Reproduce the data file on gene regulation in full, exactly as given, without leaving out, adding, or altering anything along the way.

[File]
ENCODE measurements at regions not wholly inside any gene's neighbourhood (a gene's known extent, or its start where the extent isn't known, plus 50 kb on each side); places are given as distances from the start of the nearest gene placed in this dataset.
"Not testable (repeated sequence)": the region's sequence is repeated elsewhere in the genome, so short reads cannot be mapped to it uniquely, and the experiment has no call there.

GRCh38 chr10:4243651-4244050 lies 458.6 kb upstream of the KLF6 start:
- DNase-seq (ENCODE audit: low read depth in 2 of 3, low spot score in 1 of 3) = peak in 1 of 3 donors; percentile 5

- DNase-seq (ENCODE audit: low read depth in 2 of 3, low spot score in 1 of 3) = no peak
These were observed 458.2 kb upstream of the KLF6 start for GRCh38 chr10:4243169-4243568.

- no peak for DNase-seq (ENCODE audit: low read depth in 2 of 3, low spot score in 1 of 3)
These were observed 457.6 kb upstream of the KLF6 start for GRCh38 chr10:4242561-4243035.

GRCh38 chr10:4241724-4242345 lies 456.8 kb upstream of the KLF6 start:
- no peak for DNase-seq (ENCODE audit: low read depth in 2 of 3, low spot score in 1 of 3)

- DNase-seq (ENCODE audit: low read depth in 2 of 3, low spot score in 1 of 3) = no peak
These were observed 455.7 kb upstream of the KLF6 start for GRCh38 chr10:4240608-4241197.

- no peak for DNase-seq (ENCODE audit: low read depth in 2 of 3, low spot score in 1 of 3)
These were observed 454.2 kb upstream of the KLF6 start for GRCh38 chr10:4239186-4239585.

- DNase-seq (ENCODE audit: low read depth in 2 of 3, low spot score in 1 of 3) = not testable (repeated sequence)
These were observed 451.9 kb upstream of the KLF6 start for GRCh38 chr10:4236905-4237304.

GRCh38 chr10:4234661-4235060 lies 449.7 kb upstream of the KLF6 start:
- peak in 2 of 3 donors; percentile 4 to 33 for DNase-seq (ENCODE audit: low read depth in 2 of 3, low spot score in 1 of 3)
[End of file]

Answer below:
ENCODE measurements at regions not wholly inside any gene's neighbourhood (a gene's known extent, or its start where the extent isn't known, plus 50 kb on each side); places are given as distances from the start of the nearest gene placed in this dataset.
"Not testable (repeated sequence)": the region's sequence is repeated elsewhere in the genome, so short reads cannot be mapped to it uniquely, and the experiment has no call there.

GRCh38 chr10:4243651-4244050 lies 458.6 kb upstream of the KLF6 start:
- DNase-seq (ENCODE audit: low read depth in 2 of 3, low spot score in 1 of 3) = peak in 1 of 3 donors; percentile 5

- DNase-seq (ENCODE audit: low read depth in 2 of 3, low spot score in 1 of 3) = no peak
These were observed 458.2 kb upstream of the KLF6 start for GRCh38 chr10:4243169-4243568.

- no peak for DNase-seq (ENCODE audit: low read depth in 2 of 3, low spot score in 1 of 3)
These were observed 457.6 kb upstream of the KLF6 start for GRCh38 chr10:4242561-4243035.

GRCh38 chr10:4241724-4242345 lies 456.8 kb upstream of the KLF6 start:
- no peak for DNase-seq (ENCODE audit: low read depth in 2 of 3, low spot score in 1 of 3)

- DNase-seq (ENCODE audit: low read depth in 2 of 3, low spot score in 1 of 3) = no peak
These were observed 455.7 kb upstream of the KLF6 start for GRCh38 chr10:4240608-4241197.

- no peak for DNase-seq (ENCODE audit: low read depth in 2 of 3, low spot score in 1 of 3)
These were observed 454.2 kb upstream of the KLF6 start for GRCh38 chr10:4239186-4239585.

- DNase-seq (ENCODE audit: low read depth in 2 of 3, low spot score in 1 of 3) = not testable (repeated sequence)
These were observed 451.9 kb upstream of the KLF6 start for GRCh38 chr10:4236905-4237304.

GRCh38 chr10:4234661-4235060 lies 449.7 kb upstream of the KLF6 start:
- peak in 2 of 3 donors; percentile 4 to 33 for DNase-seq (ENCODE audit: low read depth in 2 of 3, low spot score in 1 of 3)